Choosing to take time off of your career to be with your kids when they are young can have a big impact on your career opportunities. Most parents I know wouldn't give it up for the world, but that doesn't mean that finding your way back into the job market is always seamless, even if you kept working part-time or going to school during those years. After a long search, my partner will be starting a new job this January. His challenge finding a job after being a stay-at-home-dad and graduate student for many years is not unique. Today, I'd like to welcome my friend Holly from The Culture Mom to share her story of balance her career and her children and finding her way.
What about me?
51% to 44%, women in the U.S. are more likely to say that, if free to do either, they would rather have a job outside the home than "stay at home and take care of the house and family." Women's preferences for working outside the home have been consistent in Gallup polling since 2007, and were also evident in 2001; however, at other times in the not-too-distant past -- 1992, 2003, and 2005 -- the majority of women favored the domestic role. – Gallup.com
When my daughter was born 9-1/2 years ago, I looked forward to maternity leave. After working for nearly 13 years, I thought it would be nice to be home to get to know my new child and orientate myself to motherhood. As the days neared, I thought about the things I wanted to do with her and was eager to take some time off work.
Work at my publishing job gave me a surprise shower before I left to take my leave. They showered me with gifts and offers of good luck with my soon to be newborn. I’ll never forget my mentor pulling me aside and whispering in my ear: “You’re one of the best marketers I’ve ever worked with during my entire career.” One of my fellow colleagues had recently left after having a baby and I suppose he wondered if I would do the same. I left my job looking forward to my new chapter. I knew I’d be back, at this job that loved and revered a few short months later, and his words stayed with me until the baby was born.
And then she arrived, and my heart was torn, and I guess I forgot what he said. I knew my time was limited at home. I breastfed “on demand” and was all of a sudden more needed by anyone that I’d ever been in my life. She and I spent our days getting to know each other and I lovingly fumbled my way through the early days of motherhood.
Then my time was up. I hired a babysitter and headed back to work. When I got there, I was granted the first real office I’d ever had with my name on a plate outside the door. I put a photo of my daughter in a frame by my desk, pumped my milk and took the 1-1/2 hour commute back and forth from work for as long as I could.
But I didn’t last long. The tri state black out hit NY during my first week back and it immediately put me in the mindset that I would quit my job and take some time off. I’d go back to work when I was ready, with no problem.
What was I thinking? Within a year, I had another child and wanted to go back to work when he was about one. With two babies crying, I knew I’d be a better mother with time away from home. I craved independence and stimulation.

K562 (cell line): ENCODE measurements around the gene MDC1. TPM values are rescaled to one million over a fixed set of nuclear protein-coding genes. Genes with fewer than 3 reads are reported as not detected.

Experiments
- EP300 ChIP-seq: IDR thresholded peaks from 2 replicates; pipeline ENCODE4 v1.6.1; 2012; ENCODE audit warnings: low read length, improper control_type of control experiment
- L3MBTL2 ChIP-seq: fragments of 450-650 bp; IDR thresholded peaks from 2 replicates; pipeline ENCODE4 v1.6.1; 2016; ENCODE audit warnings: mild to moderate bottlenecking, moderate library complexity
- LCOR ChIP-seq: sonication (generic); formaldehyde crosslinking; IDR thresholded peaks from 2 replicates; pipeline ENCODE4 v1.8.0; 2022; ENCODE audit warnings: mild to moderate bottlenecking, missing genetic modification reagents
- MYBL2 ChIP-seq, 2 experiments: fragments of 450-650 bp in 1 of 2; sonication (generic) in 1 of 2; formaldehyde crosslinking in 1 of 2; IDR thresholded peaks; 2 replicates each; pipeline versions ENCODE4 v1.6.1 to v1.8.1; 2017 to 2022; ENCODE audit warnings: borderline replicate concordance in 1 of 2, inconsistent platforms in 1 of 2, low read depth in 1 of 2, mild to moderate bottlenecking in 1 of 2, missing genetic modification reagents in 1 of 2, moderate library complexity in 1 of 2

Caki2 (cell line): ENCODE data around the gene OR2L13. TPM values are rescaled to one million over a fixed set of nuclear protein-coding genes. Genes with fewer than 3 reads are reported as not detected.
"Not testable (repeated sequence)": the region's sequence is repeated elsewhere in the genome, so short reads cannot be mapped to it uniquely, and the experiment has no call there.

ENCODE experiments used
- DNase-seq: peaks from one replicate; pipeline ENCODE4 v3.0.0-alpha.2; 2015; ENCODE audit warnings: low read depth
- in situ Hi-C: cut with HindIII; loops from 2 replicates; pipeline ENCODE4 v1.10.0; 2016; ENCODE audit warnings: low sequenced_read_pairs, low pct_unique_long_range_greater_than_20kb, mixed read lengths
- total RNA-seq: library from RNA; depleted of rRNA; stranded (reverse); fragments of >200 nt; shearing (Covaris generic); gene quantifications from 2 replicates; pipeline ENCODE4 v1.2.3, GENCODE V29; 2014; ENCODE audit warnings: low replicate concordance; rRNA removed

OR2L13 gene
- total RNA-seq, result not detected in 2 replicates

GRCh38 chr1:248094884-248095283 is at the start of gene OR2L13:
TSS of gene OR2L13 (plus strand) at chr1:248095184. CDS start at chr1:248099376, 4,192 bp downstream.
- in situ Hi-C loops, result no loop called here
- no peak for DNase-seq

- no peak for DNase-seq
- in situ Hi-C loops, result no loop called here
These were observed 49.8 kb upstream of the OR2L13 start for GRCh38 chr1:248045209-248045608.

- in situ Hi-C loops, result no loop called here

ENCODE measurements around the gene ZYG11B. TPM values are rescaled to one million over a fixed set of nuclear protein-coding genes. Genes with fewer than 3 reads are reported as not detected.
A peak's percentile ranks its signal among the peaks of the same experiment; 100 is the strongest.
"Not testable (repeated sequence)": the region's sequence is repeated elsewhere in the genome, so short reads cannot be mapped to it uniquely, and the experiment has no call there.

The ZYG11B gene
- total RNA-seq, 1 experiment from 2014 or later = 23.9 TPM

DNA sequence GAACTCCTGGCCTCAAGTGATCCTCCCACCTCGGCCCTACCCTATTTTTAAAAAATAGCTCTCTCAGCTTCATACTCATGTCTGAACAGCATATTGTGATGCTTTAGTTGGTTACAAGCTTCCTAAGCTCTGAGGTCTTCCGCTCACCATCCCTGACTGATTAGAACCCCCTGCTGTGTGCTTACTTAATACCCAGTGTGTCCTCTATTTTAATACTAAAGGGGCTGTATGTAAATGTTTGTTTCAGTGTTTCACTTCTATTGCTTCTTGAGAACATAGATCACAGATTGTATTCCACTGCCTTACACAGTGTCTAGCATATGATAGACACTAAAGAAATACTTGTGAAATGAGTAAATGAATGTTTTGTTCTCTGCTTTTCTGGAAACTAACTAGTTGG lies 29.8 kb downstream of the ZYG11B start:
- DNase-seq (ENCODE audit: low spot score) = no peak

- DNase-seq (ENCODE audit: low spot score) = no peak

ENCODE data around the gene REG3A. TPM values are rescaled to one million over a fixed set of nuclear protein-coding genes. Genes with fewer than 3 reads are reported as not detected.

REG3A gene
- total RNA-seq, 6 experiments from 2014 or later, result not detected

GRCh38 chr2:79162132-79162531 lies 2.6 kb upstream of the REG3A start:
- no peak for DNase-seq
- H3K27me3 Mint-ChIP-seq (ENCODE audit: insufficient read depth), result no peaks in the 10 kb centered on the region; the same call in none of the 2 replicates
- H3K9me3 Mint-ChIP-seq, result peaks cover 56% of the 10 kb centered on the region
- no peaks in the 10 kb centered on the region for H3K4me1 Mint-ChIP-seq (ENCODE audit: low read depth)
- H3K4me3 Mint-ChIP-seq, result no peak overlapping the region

A colleague had provided me with a contact in publishing on my last day at work, and sure enough they offered me a job immediately. It was a part-time situation that worked out perfectly. I had the best of both worlds. My colleagues resented me for working less than they did, but I ignored it. I did my work and thought I’d achieved balance between my two worlds.
That job lasted three years. It was the same kind of work I’d been doing before I had a baby and it led to several more freelance positions after that…many that have been long term. There has hardly been a gap on my resume since I left the work force. I’ve never stopped working, but I’ve worked part-time for the last eight years and my resume is a bit clunky. I’ve worked in the office, out of the office and at Starbucks. I haven’t missed a beat with the kid’s activities. I’ve been there for everything, and now I’m ready to go back to work fulltime. Working part-time isn’t a cup of tea. I’m always the first to be let go, the first for my hours to be cut, the first to put in more hours and not get paid for my extra time, the first to jump when the boss needs something. I’ve had to prove myself time and time again to these companies, but for what? At the end of the day, how truly marketable am I? I’ve advanced my skills. I’m more efficient than I’ve ever been. How could I not be? I’ve juggled conference calls, school pick-ups and deadlines all at the same time. But have I advanced my career? Without being fulltime and able to climb the same ladder as my colleagues, I think not.
So, what about me? I’m young, I have many years left to work in this world and I yearn for the kind of passion I had at the job I gave up eight years ago. I crave interaction and work with like-minded professionals in an office. I have no gap on my resume, really, but I do have a number of part-time jobs that have led to a dead end.
I don’t choose my kids over my career, I want both. I’ve tried to have both but I’m not sure where it has gotten me. I’m ready to go back fully committed to an office job.
But where do I start? Who will hire me?
Born in Atlanta, Georgia, Holly Rosen Fink has spent the last 17 years in NYC working in all facets of media, from MTV and Lifetime Television to the world of traditional and online publishing. Now working as a Marketing Consultant, she blogs about travel, theater, film, art, books, advocacy and more at The Culture Mom. She is also a partner at MamaDrama, a social media boutique specializing in culture and advocacy.